Through the 10 fetters to awakening

The concept of the 10 fetters is one of the Buddha’s discoveries.

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Buddha called them Samyojana – a word from the ancient Indian language Pali, which is usually translated as fetter. It is written down and can be read in the Pali Canon. In the Pali Canon, the core statements of the original teachings of the historical Buddha are explained using extracts of his discourses from the oldest traditions.

I was not a particularly well-read Buddhist myself. And at the Buddhist centre where I went to meditate, I never heard anything about these 10 fetters. So we don’t have to be Buddhists to work on the 10 fetters. And after that, we’re not anyway.

I don’t want to bore you with theory for long either. For one thing, because I don’t know anything about it. Secondly, because this is not about theory.

The path through the 10 fetters is a practical path. And practical here means: active.

We can also call fetters illusion, delusion, perception, assumption, belief, … … It is something that we assume is, that it is true, that it exists.

We simply assume that we are what we think we are and that reality is what we think it is, and we go from there. We accept these facts as fixed and certain and move on from that point. Thus the fundamental error from which all others are derived has already been made and is immune from being discovered and corrected.

Jed McKenna

And so seeing through the fetters, the deception, the illusion is a disillusionment. A disillusionment, as it says in the Pali canon.

The 10 fetters

The first fetter is the self illusion. The assumption that body, mind and consciousness are the self (I). It is the assumption that we exist. That we exist independently of everything else. That we are persons who have a life that we direct, over which we are the determinants. People who think, decide and act. Who control something and have it in their own hands.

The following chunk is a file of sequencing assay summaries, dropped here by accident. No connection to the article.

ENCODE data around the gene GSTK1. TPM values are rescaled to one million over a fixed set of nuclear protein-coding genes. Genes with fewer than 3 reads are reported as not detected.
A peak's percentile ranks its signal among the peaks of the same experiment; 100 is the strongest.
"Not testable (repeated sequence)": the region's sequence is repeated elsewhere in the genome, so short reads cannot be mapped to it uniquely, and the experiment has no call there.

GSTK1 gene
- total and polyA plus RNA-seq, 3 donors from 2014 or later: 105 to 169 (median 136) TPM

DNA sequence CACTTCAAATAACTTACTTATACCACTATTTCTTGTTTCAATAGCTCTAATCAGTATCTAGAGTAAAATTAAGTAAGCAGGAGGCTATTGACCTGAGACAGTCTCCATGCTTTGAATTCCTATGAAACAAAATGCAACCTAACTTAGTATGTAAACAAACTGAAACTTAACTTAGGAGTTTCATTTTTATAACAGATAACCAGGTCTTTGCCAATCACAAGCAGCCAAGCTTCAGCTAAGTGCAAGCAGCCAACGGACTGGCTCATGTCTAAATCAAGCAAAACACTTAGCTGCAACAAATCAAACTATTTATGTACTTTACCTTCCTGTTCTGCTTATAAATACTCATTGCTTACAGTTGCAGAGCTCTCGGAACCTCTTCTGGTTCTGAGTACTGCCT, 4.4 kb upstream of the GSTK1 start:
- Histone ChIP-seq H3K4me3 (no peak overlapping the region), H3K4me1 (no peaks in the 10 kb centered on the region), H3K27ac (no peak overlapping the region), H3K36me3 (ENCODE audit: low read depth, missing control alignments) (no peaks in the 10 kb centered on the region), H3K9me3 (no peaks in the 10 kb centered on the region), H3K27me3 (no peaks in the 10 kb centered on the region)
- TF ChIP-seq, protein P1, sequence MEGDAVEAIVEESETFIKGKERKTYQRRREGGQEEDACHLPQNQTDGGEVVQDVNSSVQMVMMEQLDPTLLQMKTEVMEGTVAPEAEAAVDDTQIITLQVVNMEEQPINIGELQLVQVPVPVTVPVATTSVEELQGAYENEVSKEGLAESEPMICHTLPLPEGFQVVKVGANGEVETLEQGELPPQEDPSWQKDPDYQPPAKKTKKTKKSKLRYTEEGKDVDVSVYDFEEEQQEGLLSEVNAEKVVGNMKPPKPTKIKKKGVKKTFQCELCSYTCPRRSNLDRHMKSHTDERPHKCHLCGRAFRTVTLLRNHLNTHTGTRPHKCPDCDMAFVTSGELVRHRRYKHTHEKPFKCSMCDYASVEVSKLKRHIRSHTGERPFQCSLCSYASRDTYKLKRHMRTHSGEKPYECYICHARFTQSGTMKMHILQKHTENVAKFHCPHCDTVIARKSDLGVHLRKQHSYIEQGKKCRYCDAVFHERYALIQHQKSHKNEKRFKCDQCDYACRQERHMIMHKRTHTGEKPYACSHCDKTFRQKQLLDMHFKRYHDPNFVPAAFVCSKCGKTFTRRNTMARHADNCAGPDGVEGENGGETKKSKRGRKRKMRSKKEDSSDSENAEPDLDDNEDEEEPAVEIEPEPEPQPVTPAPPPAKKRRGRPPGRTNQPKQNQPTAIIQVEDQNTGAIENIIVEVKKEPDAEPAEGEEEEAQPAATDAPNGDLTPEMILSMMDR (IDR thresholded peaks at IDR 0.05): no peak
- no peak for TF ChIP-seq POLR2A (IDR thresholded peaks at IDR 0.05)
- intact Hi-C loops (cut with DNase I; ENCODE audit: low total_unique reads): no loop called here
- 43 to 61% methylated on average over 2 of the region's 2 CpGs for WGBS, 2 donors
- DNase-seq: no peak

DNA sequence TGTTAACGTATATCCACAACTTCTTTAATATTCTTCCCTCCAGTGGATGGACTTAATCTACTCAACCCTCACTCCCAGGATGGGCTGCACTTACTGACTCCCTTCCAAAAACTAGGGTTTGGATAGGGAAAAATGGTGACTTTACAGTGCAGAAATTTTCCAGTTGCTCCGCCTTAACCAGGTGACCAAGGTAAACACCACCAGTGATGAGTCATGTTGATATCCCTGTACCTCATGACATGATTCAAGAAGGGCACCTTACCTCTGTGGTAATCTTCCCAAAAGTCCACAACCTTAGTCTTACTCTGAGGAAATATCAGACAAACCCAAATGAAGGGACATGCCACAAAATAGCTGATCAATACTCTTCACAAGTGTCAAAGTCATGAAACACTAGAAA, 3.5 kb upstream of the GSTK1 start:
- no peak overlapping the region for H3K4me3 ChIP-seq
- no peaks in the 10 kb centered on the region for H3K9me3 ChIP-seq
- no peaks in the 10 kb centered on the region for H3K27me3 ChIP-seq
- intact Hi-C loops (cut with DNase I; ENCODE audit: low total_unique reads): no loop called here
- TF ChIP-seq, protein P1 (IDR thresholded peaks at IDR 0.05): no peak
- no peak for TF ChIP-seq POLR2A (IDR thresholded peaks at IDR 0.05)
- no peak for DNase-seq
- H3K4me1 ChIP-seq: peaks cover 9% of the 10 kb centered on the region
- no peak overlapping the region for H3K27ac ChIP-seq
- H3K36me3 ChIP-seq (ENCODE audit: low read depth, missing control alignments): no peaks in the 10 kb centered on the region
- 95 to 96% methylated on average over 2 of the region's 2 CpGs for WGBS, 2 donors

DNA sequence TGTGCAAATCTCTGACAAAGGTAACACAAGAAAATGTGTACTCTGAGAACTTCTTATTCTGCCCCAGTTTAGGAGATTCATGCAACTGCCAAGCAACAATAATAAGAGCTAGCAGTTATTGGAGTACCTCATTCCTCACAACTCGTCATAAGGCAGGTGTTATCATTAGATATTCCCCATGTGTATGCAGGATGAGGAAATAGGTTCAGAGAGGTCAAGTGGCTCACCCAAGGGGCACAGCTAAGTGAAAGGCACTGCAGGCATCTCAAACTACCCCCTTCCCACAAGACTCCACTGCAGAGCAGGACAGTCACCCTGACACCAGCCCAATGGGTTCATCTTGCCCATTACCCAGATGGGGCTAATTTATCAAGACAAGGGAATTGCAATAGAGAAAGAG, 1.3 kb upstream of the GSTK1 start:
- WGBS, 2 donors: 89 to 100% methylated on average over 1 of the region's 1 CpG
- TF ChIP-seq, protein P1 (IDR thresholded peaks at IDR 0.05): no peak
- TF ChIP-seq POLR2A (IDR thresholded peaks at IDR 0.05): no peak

The second fetter is the addiction to doubt: The assumption that we have the ability to doubt the truth.

The third fetter is the attachment to rules and rituals. The belief that we can be saved from suffering through rules or rituals.

The fourth and fifth of the 10 fetters are the assumptions that we have control over how things work.

The sixth fetter is the desire for form. Desire for form is the assumption that we perceive something outside of ourselves. We believe that we experience everything from our subjective perspective. That we are separate from everything else. That there is a boundary between our body and our surroundings. Separated from what we hear, what we see, what we feel, from our thoughts.

The seventh fetters is the desire for freedom of form: the desire for freedom of form is the assumption that we have the ability to perceive. We believe that perception is our basic ability and that there is a world outside of us that is reflected in our perception. This is the end of the world as you know it.

The eighth fetter is the sense of being: the assumption that I am. We believe that the sense of self is true and that being is our fundamental nature. This is the end of all identification.

The ninth fetter is restlessness. The search for something permanent and the assumption that there is such a thing.

The tenth fetter is not-knowing. We don’t want to know the truth.

Breaking the 10 fetters

Reading the theory about the 10 fetters and trying to understand them does not help to break them. It is about literally LOOKING through them.

To achieve this, we simply use the 5 senses: sight, hearing, touch, smell and taste.

Nothing else is necessary. The point is to find out what is real (i.e. to experience it with the 5 senses) and what is only imaginary/illusionary/imagined.

Because we are so used to think about questions and answers, the greatest difficulty is not thinking.

Working with the 5 senses is called Direct Experience. If you are not yet familiar with it, there is an article about it here .

This method comes from the shortest instruction the Buddha gave to a seeker, the monk Bahiya.

Bahiya, you will recognise this:

In the seen, there will simply be the seen

In the heard there will be only the heard

In the thought there will simply be the thought

In the cognised there will simply be the cognised;

In all this you will not be seen, heard, thought or cognised.

If you are not seen, heard, thought or cognised, you are not there.

If you are not there, you do not exist, there or elsewhere.

This is the end of suffering.


After breaking all 10 fetters, there is awakening. Yes, perhaps a misleading word.

It’s more like this: it feels like being unpacked. Relieved. Everything has fallen away. Everything superfluous. Everything heavy. Everything concealing.

And it feels completely normal. As if the work is done.

Buddha explained that there are 10 assumptions or 10 fetters that stand in the way of awakening. If you want to know what they are, read on here: Through the 10 Fetters to Awakening.